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Country profiles

Profiles permanent and temporary migration trends and population for Australia's main migrant source countries.

Country profile - Myanmar

Population

At the end of June 2018, 36,900 Myanmese-born people were living in Australia, almost twice the number at 30 June 2008. This is equivalent to 0.5 per cent of Australia's overseas-born population and 0.1 per cent of Australia's total population.

For Australia's Myanmese-born migrants:

  • The median age of 38.8 years was 1.5 years above that of the general population.
  • Males outnumbered females—50.6 per cent compared with 49.4 per cent. 1

1 Source: Australian Bureau of Statistics, Migration Australia (catalogue no. 3412.0).

Permanent migration

Australia's permanent Migration Program incorporates economic and family migration and is the main pathway to permanent residence. It includes the Skill stream, Family stream and Special Eligibility visas. The only other way to obtain permanent residence is on humanitarian grounds.

Skill stream visas

The Skill stream is designed for workers with the skills, qualifications and entrepreneurship most needed in the Australian economy. The Skill stream comprises four components; namely: Points Tested Skilled Migration; Employer Sponsored; Business Innovation and Investment; and Distinguished Talent.

Family and Child stream visas

The Family stream allows the permanent migration of close family members, of Australian citizens, permanent residents, and eligible New Zealand citizens. It focuses on partners and parents, but also provides the opportunity for additional family members, such as aged dependent relatives, carers, remaining relatives and orphan relatives, to join their family in Australia.

Child visas allow the permanent migration of children, of Australian citizens, permanent residents, and eligible New Zealand citizens. The Child visa comprises two categories, namely Child and Adoption visas.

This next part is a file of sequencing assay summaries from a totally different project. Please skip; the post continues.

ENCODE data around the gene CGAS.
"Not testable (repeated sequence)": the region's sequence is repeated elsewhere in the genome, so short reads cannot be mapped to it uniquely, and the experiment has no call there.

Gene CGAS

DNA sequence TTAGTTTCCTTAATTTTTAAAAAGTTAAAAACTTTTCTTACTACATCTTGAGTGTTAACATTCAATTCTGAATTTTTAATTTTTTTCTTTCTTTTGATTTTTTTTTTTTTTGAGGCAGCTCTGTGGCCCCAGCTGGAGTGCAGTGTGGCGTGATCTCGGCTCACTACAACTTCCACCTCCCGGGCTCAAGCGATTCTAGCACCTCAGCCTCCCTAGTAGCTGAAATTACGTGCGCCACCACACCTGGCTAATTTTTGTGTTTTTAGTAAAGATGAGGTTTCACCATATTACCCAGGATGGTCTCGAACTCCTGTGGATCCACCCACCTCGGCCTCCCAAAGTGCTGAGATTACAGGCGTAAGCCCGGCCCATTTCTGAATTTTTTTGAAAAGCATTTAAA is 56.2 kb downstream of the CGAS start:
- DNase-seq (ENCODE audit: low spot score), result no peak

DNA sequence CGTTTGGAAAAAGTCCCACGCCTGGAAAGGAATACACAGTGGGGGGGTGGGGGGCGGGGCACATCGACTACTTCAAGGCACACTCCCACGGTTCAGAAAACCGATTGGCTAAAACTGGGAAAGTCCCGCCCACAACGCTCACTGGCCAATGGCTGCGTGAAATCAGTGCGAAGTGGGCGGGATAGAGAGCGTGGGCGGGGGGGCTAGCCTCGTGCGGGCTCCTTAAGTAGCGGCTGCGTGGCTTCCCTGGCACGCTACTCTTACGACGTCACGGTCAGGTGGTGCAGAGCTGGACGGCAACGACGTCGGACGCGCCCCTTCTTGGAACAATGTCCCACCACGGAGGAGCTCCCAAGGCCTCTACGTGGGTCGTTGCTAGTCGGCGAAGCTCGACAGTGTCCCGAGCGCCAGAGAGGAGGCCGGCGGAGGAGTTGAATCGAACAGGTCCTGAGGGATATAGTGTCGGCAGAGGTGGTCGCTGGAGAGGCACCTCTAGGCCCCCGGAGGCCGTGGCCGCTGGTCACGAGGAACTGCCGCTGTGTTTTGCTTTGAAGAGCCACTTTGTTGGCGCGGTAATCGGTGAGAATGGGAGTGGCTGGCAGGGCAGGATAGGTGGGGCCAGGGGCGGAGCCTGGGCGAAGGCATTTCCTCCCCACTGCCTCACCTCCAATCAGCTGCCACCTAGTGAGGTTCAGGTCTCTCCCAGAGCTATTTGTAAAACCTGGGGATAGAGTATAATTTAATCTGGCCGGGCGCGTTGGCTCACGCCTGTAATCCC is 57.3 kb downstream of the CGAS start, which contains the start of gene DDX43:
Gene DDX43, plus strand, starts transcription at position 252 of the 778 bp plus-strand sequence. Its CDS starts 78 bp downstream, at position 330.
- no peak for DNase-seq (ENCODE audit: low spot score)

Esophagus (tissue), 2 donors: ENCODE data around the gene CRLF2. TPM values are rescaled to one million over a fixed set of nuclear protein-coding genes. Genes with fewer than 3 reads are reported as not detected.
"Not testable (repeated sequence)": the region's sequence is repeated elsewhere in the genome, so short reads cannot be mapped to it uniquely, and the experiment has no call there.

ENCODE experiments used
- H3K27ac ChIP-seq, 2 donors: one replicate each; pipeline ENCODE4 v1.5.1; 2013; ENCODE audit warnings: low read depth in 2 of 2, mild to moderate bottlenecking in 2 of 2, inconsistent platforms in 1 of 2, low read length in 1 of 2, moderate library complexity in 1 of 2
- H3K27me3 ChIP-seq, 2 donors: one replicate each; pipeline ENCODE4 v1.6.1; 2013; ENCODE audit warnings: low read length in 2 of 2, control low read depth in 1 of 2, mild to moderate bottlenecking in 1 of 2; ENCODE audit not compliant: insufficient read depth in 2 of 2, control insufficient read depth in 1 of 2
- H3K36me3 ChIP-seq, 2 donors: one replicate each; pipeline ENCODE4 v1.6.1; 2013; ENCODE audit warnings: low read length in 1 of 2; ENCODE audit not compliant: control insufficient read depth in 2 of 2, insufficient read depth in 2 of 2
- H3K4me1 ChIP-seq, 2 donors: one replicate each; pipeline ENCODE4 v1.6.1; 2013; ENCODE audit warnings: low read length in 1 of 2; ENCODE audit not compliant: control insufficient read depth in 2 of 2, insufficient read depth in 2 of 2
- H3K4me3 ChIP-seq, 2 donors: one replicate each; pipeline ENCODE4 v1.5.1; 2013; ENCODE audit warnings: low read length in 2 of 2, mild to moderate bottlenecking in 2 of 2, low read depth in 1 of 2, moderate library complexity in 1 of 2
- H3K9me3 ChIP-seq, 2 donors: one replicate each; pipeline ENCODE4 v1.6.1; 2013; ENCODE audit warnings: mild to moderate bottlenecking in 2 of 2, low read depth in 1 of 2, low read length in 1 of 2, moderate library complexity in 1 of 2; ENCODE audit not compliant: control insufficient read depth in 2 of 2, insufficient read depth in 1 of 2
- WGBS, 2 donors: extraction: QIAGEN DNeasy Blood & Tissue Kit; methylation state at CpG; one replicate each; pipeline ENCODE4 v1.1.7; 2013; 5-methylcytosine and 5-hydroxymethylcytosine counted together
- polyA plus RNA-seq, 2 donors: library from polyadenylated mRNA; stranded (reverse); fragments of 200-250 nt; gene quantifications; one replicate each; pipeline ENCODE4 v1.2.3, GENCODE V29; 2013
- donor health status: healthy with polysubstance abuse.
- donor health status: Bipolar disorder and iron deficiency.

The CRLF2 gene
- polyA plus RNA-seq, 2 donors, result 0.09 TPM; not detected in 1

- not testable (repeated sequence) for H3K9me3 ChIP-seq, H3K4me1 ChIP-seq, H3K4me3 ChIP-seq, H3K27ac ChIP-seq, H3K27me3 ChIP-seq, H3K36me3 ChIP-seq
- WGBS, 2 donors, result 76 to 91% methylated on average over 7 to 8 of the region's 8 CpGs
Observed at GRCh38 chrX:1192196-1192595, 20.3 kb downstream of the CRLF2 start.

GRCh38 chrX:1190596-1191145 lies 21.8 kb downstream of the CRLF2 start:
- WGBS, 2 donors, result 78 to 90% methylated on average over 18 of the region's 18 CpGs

Special Eligibility visas

Special Eligibility visas allow former residents and certain people who served in the Australian Defence Force to live in Australia as permanent residents.

The following table shows the size and composition of Skill stream, Family stream, Special Eligibility, Child visas and Humanitarian visas from Myanmar.

Table 1: Permanent migrant places granted, 2015—16 to 2018—19
Migration category2015—162016—172017—182018—19Per cent change on 2017—18Per cent change since 2015—16
Skilled migration (points tested)
Skilled Regional10011< 5-90.9-90.0
Skilled Independent79876836-47.1-54.4
State/Territory Nominated172133330.094.1
Skilled migration (non-points tested)
Business Innovation and Investment< 5< 5< 5< 5100.00.0
Distinguished Talent0000n/an/a
Employer Sponsored2942334021.237.9
Total: Skilled visa places granted 137 153 146 112 -23.3 -18.2
Skilled visas as a proportion of all permanent visas (%)47.449.847.239.0n/an/a
Family and Child migration
Child85< 513333.362.5
Partner128129147141-4.110.2
Parent1417131623.114.3
Other Family< 5< 50< 5n/a0.0
Total: Family and Child visa places granted 152 154 163 172 5.5 13.2
Family and Child visas as a proportion of all permanent visas (%)52.650.252.859.9n/an/a
Special Eligibility
Special Eligibility000< 5n/an/a
Total places granted 289 307 309 287 -7.1 -0.7
Humanitarian visas 1
Offshore resettlement component 2 (country of birth)1,9511,7472,0431,995-2.32.3
Onshore protection component (by citizenship)35< 56< 5-50.0-40.0

Source: Department of Home Affairs

1 Permanent visas record a person's nationality with one exception, the offshore resettlement component of the Humanitarian Program. This component records a person's country of birth.

2 Data was extracted from Departmental systems on 08 July 2019. As information has been drawn from dynamic system environments the information provided may differ from previous or future reporting.

3 Data was extracted from Departmental systems on 03 July 2019. As information has been drawn from dynamic system environments the information provided may differ from previous or future reporting.

Temporary migration